Ball said the importance of Astaldi’s contract to Italy was made clear by then-ambassador Gian Lorenzo Cornado’s persistent requests for a meeting, including an unexpected encounter with him at a hotel lobby in Toronto that Ball described as “probably not coincidental.” ...

The premier was also asked to address testimony from last month, when senior government officials revealed that time had run out to mitigate risks from methylmercury contamination downstream from the dam when the reservoir is fully impounded later this summer.

Research has indicated that flooding the uncleared reservoir near the dam could cause a spike in methylmercury contamination in wild food sources used by local Indigenous communities. Methylmercury is formed as vegetation rots under water and can contaminate fish and other crucial wild foods.




Muskrat Falls also presents an enormous environmental risk to people as this May 2019 article illustrates. Unsurprisingly, indigenous people have been left to face the extremely dangerous risk of methylmercury poisoning by Liberal and Conservative governments. 

methylmercury[is] a neurotoxin so dangerous the World Health Organization ranks it among the top ten chemicals of public health concern.

In the next year, when the Muskrat Falls hydro dam on Labrador’s lower Churchill River floods an area twice the size of the city of Victoria, methylmercury will immediately start to contaminate the food chain as microbes feed on inorganic carbon stored in flooded soils and vegetation, setting off a sequence of events. ...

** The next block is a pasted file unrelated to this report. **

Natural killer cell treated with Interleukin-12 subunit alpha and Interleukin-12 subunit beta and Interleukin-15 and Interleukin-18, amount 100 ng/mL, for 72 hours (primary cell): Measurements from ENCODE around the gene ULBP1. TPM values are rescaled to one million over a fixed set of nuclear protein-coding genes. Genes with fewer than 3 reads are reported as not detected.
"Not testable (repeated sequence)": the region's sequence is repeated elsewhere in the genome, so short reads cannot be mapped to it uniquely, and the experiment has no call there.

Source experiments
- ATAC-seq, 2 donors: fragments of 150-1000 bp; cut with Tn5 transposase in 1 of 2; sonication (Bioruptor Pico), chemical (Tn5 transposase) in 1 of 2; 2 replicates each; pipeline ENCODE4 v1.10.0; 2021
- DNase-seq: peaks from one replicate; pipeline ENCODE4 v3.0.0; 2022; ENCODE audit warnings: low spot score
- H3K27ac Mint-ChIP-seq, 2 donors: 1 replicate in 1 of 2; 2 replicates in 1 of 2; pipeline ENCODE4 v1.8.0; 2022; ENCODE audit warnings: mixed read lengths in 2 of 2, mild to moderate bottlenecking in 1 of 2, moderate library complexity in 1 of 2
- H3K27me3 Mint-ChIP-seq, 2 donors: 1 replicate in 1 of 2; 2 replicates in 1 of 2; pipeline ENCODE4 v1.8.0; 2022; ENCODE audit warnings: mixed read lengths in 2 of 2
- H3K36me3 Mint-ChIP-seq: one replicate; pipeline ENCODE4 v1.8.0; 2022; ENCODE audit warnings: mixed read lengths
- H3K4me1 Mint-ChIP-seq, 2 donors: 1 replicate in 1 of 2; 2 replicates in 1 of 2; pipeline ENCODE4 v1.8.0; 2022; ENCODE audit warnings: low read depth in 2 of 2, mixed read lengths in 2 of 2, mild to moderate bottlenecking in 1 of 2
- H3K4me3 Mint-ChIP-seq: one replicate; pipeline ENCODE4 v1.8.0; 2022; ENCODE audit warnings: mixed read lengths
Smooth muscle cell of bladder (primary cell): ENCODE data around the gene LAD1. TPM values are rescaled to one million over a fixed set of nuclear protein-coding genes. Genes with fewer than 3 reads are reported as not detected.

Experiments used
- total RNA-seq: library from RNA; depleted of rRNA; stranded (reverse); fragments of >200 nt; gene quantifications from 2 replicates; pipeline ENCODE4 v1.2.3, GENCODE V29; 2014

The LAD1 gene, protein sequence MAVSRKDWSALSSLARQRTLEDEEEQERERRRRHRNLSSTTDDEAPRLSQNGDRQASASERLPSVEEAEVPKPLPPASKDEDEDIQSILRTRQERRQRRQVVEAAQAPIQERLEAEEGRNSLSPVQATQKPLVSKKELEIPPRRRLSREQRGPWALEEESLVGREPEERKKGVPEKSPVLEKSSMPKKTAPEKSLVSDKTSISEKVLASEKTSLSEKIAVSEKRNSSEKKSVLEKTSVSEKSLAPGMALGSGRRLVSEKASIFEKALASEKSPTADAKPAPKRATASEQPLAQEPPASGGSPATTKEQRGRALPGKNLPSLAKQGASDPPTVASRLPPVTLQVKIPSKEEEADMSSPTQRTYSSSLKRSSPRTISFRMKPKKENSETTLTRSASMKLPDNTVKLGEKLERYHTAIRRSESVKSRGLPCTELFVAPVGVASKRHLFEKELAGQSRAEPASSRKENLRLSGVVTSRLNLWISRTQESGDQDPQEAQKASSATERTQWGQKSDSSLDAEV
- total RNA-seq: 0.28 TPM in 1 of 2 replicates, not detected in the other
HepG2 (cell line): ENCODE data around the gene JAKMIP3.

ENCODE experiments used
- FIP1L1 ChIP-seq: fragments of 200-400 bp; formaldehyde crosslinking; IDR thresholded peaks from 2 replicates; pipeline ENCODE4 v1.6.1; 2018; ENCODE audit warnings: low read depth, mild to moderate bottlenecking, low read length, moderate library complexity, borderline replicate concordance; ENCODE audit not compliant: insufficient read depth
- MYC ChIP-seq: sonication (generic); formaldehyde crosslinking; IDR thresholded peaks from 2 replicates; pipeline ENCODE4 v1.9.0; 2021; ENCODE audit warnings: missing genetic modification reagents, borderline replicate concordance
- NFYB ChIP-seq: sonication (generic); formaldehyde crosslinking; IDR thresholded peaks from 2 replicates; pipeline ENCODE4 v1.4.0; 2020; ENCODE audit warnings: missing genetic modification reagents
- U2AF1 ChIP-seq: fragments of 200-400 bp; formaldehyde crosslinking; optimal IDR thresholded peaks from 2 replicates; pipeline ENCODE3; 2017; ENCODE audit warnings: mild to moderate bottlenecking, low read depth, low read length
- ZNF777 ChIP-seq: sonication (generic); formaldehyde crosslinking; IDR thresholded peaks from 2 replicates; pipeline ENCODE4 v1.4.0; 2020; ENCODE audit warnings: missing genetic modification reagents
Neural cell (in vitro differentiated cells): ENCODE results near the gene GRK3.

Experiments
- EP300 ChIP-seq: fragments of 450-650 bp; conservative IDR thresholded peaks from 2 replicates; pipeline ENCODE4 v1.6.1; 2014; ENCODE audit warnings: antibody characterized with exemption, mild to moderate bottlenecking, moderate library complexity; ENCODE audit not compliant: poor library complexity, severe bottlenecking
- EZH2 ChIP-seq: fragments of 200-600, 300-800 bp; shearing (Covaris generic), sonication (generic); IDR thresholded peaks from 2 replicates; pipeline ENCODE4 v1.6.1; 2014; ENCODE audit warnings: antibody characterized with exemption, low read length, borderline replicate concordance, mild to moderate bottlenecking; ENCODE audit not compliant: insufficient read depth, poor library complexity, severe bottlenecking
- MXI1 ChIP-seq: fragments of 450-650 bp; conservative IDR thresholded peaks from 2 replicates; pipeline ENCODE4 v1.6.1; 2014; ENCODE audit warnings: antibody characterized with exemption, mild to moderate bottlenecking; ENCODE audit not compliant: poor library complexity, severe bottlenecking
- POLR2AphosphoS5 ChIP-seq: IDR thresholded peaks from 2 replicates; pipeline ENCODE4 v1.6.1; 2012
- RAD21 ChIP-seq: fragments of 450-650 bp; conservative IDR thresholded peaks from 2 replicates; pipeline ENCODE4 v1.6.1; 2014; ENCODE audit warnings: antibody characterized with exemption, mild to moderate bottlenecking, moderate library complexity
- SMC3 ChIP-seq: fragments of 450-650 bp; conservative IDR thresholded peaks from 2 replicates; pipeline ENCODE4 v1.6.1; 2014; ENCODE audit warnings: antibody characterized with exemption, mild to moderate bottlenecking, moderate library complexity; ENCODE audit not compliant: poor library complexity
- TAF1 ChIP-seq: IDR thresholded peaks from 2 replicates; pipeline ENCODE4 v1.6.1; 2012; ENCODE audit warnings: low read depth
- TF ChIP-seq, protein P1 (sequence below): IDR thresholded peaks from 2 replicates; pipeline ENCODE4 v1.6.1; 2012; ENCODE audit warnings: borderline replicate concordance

“It’s widely known that hydroelectric development has a methylmercury impact,” said Ryan Calder, a Duke University postdoctoral associate and expert on the methylmercury impacts of hydroelectric development. “That is beyond question at this point.”

When large hydro dams flood river valleys and forests, microbes convert inorganic mercury — found in soils worldwide in greatly increased levels due to coal-fired power plants and other industrial activities — into methylmercury, the type of mercury of greatest concern for human health. 

Most human exposure to methylmercury comes from eating fish, although marine mammals like seals and other traditional foods can also carry high levels. ...

Mercury impacts extend far beyond area considered in environmental assessment: Harvard study

Lake Melville, a brackish subarctic estuary downstream from the Muskrat Falls dam, was not included in an environmental assessment conducted by Nalcor, the province’s publicly owned energy corporation.